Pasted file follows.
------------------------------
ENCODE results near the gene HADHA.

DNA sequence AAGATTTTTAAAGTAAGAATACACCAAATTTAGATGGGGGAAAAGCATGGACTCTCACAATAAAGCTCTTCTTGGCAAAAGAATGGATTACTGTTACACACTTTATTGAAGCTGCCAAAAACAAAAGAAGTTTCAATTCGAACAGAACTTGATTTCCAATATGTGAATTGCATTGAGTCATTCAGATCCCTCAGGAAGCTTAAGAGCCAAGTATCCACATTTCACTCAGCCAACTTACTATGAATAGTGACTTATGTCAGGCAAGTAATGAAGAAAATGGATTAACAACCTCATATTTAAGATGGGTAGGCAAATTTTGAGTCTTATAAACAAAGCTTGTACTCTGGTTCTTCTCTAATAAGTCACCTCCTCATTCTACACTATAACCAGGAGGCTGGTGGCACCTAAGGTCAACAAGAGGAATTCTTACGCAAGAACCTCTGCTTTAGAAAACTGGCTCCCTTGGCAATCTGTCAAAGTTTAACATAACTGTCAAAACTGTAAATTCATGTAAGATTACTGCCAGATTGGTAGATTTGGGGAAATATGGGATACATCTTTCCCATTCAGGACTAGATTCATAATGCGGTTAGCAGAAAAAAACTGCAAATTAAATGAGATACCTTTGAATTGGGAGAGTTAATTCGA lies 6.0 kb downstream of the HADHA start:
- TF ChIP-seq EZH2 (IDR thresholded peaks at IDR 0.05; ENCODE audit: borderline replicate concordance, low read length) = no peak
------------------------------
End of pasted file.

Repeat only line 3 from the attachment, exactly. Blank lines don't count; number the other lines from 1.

- TF ChIP-seq EZH2 (IDR thresholded peaks at IDR 0.05; ENCODE audit: borderline replicate concordance, low read length) = no peak